Catalonia’s Secessionists Divided on Whether to Announce Breakaway

Pressure is building on Catalonia’s hardline secessionist leaders, from moderates and business leaders in the restive north-east Spanish region, to pull back from the brink and to refrain from issuing a declaration of independence later on Tuesday.

Carles Puigdemont, the region’s president, and other secessionist leaders have vowed to announce a breakaway state after last week’s controversial plebiscite, which was declared illegal by the government and courts in Madrid.

But an exodus of businesses, including two of Spain’s leading banks, a major telecommunications company and a construction group, as well as a massive weekend protest in Barcelona by 350,000 Catalans opposed to separation, is starting to take its toll among moderates, who are alarmed at the prospects of economic collapse and civil unrest.

They are calling for a pause and for more efforts to open up negotiations with the center-right government of Mariano Rajoy, who is under pressure from his party to maintain a strong line with the secessionists. Barcelona’s mayor, Ada Colau, argued Monday night against declaring independence, saying it would threaten Catalonia’s “social cohesion.”

She called for urgent negotiations, warning that Spain faced its “greatest institutional crisis” since its return to democracy following the death of Gen. Francisco Franco in 1975. “We cannot allow ourselves to jeopardize either social cohesion or Catalan institutions,” she said.

She added: “The results of 1 October cannot be used as a guarantee for the declaration of independence. But they do represent an opportunity to open dialogue and international mediation.”

The secessionists’ coalition, Together For Yes, commands only a thin majority in Catalonia’s regional government and it isn’t clear whether a majority will approve an independence declaration. The far-left Popular Unity Candidacy (CUP) is urging Puigdemont to honor the result of the disputed referendum, pointing out that under the referendum law the regional parliament passed ahead of the plebiscite, the legislature pledged to do so.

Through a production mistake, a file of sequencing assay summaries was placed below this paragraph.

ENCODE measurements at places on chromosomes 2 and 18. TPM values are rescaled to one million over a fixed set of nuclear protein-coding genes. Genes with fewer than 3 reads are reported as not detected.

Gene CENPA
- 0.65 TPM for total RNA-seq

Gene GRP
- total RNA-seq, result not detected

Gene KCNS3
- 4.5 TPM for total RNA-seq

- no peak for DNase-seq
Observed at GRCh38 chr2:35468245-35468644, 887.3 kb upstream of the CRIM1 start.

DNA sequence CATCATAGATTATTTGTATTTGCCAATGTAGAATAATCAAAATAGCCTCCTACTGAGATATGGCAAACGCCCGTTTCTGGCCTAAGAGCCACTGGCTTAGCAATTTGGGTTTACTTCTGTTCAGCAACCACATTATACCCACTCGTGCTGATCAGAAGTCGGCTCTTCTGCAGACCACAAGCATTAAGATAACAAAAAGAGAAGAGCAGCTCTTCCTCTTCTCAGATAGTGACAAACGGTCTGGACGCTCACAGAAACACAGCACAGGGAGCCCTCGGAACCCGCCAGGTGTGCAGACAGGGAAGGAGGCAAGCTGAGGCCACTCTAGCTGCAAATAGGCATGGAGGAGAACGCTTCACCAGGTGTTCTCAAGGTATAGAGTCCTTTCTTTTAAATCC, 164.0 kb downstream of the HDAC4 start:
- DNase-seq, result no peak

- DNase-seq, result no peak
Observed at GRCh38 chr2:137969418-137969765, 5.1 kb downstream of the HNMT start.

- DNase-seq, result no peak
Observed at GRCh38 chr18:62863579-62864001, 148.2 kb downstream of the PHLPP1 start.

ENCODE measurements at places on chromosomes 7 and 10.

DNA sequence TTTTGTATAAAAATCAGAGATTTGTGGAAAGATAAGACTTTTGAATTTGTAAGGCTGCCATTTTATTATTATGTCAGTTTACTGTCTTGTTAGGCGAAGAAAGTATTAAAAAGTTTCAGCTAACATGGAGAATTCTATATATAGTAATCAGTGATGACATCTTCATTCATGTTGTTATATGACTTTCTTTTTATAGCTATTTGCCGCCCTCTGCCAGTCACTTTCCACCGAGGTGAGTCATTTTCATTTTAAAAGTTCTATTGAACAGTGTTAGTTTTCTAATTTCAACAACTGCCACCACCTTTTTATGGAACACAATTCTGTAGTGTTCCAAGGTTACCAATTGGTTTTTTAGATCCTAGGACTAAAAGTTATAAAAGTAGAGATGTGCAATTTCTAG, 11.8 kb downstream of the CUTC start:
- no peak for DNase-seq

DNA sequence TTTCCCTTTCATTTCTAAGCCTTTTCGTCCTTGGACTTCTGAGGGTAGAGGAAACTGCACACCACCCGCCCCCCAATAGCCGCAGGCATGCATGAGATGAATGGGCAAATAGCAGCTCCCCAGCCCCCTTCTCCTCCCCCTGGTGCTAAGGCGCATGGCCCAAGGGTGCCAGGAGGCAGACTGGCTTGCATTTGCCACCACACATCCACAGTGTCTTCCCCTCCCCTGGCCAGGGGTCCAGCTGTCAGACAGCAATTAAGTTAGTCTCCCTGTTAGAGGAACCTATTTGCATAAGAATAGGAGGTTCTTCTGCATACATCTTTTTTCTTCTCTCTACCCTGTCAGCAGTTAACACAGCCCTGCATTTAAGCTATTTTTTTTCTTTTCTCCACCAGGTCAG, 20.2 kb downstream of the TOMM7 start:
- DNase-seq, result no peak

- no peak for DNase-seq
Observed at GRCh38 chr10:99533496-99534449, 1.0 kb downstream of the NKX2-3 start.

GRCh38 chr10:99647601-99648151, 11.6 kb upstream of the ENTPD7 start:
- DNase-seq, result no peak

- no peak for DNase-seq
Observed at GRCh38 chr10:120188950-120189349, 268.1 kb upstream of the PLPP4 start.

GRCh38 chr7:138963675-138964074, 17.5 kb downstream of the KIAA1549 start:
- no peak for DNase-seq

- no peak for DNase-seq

Puigdemont is set to reveal his plans later Tuesday in an address to the regional parliament — his first comments before the legislature since the referendum a week ago that saw an overwhelming majority of Catalans vote for secession. The turnout, though, was under 50 percent and opinion polls have suggested consistently that more Catalans want to stay with Spain than breakaway.

He had originally promised to make a unilateral declaration of independence within 48 hours of a victory for the secessionist campaign, but held off doing so, calling instead for talks with the Madrid government.

But even senior members of Puigdemont’s own more moderate Catalan European Democratic Party are urging caution, including Ramon Tremosa, a member of the European Parliament. He is counseling following Slovenia’s strategy when it broke away from the then Yugoslavia. Slovenia announced secession but suspended implementation pending negotiations with its Yugoslav neighbors and European powers.

“Nobody can recognize internationally an independence that has not been achieved,” he said. “We know from the experience of Slovenia and other countries that this experience may take weeks or months,” he added.

But inching Catalonia closer to breaking away may well invite as firm a response from Madrid as an open declaration of independence. Spanish prime minister Rajoy is expected by analysts to invoke Article 155 of the constitution, which allows the central government to take control of an autonomous region, if it fails to “fulfill the obligations imposed upon it by the constitution or other laws, or acts in a way that is seriously prejudicial to the general interest of Spain.”

Article 155 has never been invoked before and it risks angering even more secessionist Catalans, who are still furious at the Spanish national police’s efforts to disrupt the October 1 referendum, which saw officers raiding polling stations, beating voters and firing rubber bullets at crowds. Thousands of Guardia Civil and national police who were deployed by Madrid to stop the vote have remained in the region.

At the weekend Rajoy warned he would do everything in his power to prevent Catalonia from breaking away. In an interview with Spain’s El País newspaper. “We are going to prevent independence from occurring… I can tell you with absolute frankness that it will not happen,” he said.

Pedro Sánchez, leader of the opposition Socialists, said Monday his party will support the government against any unilateral attempt to dismember the country.

How Catalonia’s own regional police force, the Mossos d’Esquadra, responds in the coming days, either to a declaration of independence or imposition of direct rule, remains unclear. The force was accused of behaving passively when it came to shuttering polling stations with national police unions accusing it of “clear disobedience.”

The force’s commander, Josep Lluís Trapero, is being investigated for sedition by Spain’s national court.






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